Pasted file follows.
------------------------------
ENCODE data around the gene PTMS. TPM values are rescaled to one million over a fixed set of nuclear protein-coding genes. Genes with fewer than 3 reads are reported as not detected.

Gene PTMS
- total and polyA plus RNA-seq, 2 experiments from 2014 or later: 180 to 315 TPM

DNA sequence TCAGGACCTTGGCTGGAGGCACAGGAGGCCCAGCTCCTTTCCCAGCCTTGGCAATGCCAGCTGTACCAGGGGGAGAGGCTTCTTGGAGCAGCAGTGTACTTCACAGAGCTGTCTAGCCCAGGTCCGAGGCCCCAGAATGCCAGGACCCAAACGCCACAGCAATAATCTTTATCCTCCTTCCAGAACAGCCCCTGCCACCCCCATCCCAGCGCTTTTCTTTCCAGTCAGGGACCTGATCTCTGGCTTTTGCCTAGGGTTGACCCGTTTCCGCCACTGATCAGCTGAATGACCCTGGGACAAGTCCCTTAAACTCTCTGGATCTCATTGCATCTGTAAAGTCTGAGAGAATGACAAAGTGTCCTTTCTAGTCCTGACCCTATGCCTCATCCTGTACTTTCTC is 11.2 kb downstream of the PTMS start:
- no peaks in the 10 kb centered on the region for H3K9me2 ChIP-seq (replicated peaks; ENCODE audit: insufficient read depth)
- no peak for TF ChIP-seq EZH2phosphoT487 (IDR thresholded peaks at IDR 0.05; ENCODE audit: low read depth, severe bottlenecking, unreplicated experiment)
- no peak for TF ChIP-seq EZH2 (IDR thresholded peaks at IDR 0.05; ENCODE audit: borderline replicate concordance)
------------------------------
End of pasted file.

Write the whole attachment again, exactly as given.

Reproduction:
ENCODE data around the gene PTMS. TPM values are rescaled to one million over a fixed set of nuclear protein-coding genes. Genes with fewer than 3 reads are reported as not detected.

Gene PTMS
- total and polyA plus RNA-seq, 2 experiments from 2014 or later: 180 to 315 TPM

DNA sequence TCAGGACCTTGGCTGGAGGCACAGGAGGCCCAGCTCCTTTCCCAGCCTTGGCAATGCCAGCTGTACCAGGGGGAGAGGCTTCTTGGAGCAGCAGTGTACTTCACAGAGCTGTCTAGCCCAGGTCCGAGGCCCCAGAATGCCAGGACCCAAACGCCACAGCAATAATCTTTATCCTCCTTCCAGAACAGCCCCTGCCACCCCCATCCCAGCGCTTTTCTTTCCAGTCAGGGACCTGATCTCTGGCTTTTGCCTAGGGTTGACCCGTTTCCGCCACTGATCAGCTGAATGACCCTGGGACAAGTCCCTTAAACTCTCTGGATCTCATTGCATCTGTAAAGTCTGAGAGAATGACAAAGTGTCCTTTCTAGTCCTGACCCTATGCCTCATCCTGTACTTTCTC is 11.2 kb downstream of the PTMS start:
- no peaks in the 10 kb centered on the region for H3K9me2 ChIP-seq (replicated peaks; ENCODE audit: insufficient read depth)
- no peak for TF ChIP-seq EZH2phosphoT487 (IDR thresholded peaks at IDR 0.05; ENCODE audit: low read depth, severe bottlenecking, unreplicated experiment)
- no peak for TF ChIP-seq EZH2 (IDR thresholded peaks at IDR 0.05; ENCODE audit: borderline replicate concordance)